IBM and Novell's SuSE Linux have gained a key security certification for their combined systems that will help drive Linux acceptance in government and US Department of Defense contracts.
Adding to the security certification the pair gained last August, this assures government agencies around the world that the combined products have been tested against strict standards for features including security functionality and the handling of security vulnerabilities.
"This further underscores government confidence in Linux," said James Sterlings, general manager for Linux at IBM.
The certification, called Controlled Access Protection Profile under the Common Criteria for Information Security Evaluation (CAPP/EAL3+), is for SuSE's Enterprise Server 8 software with Service Pack 3 running on four IBM server platforms.
When the pair gained EAL2+ last August it was the first security certification for Linux. But it was confined to the IBM eSeries xServer platform.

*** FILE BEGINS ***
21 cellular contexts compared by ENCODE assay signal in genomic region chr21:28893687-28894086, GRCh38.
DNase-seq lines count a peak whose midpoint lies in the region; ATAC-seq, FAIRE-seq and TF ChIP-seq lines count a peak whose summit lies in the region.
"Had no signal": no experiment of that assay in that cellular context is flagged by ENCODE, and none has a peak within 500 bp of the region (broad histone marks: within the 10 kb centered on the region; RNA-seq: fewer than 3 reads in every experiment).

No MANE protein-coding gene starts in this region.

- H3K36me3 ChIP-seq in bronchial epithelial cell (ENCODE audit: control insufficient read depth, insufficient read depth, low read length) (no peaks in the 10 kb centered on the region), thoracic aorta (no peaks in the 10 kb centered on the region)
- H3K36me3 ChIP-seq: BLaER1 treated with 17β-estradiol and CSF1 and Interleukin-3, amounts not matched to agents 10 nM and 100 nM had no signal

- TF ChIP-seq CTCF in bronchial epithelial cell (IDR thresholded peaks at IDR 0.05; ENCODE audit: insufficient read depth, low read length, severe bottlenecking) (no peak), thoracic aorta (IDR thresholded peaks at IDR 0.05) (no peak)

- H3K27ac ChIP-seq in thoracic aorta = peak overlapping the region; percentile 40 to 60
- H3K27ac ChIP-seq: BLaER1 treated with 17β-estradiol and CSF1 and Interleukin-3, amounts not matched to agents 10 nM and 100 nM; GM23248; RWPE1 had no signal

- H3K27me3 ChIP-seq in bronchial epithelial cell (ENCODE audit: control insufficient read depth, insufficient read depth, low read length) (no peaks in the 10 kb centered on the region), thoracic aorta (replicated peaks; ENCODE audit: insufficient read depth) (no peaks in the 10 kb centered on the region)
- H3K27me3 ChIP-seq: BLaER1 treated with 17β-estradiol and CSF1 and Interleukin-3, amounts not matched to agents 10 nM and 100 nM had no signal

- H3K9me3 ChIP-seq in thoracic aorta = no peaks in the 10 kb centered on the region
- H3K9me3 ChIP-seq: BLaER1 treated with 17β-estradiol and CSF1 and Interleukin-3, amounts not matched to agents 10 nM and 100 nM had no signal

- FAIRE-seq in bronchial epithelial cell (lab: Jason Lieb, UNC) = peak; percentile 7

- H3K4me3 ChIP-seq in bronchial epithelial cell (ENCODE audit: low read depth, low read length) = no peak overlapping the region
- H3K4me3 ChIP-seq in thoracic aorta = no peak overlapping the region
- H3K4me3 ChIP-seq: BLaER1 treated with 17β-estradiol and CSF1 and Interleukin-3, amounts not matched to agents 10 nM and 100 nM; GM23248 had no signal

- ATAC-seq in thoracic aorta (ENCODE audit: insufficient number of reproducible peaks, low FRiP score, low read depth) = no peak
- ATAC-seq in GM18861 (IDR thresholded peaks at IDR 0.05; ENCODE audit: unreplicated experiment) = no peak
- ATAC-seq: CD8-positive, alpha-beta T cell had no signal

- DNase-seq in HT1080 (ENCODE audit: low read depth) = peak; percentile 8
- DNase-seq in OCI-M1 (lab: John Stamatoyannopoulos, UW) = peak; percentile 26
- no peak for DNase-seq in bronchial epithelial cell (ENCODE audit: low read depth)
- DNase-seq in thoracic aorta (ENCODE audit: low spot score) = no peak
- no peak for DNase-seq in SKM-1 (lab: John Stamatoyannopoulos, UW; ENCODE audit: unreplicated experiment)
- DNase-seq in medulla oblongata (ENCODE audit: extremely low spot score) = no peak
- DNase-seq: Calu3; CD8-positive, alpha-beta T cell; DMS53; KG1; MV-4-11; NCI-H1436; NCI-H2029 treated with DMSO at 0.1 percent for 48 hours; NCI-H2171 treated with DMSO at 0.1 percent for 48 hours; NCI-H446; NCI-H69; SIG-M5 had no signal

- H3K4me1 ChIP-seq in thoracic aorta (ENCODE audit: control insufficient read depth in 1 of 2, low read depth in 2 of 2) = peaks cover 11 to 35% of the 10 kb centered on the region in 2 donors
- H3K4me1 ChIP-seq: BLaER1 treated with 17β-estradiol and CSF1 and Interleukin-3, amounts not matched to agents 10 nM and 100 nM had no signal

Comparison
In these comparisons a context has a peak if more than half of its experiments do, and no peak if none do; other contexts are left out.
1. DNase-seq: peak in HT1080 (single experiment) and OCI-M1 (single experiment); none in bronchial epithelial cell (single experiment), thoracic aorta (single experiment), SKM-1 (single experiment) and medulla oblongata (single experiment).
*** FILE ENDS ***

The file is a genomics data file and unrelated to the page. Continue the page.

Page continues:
The latest certification crosses the IBM eServer product line, comprising the iSeries, xSeries, pSeries and zSeries systems.
Big Blue maintained that even before this latest certification it has found significant interest in Linux from government agencies.
"IBM has almost 200 government agencies as Linux customers around the world," said Irving Wladawksy-Berger, general manager at IBM's E-Business on Demand group.
The server software and hardware products of SuSE and IBM were evaluated for Atsec Information Security and accredited by the German Federal Office for Information Security.
IBM and SuSE also announced Common Operating Environment (COE) compliance on the IBM xSeries and zSeries platforms with the SuSE Enterprise Server 8. COE is a specification created by the US Department of Defense.
"The COE clears SuSE Linux on IBM to be installed in Department of Defense offices around the world," said Sterlings.
Later this year, IBM and SuSE plan to pursue the next level of security certification, known as CAPP/EAL4+.
Get the latest news, views and technology updates in a weekly round up of the Penguin's unstoppable march by signing up to vnunet.com's FREE Linux newsletter here.
Microsoft comes up with a new way to foist its unloved and little used Edge web browser on people
Facebook suspends Cambridge Analytica following weekend claims that it illegally harvested information from 50 million users
Insider claims Cambridge Analytica used academic app to filch Facebook data of 50 million users
Is the Samsung Galaxy S9+ worth its high price?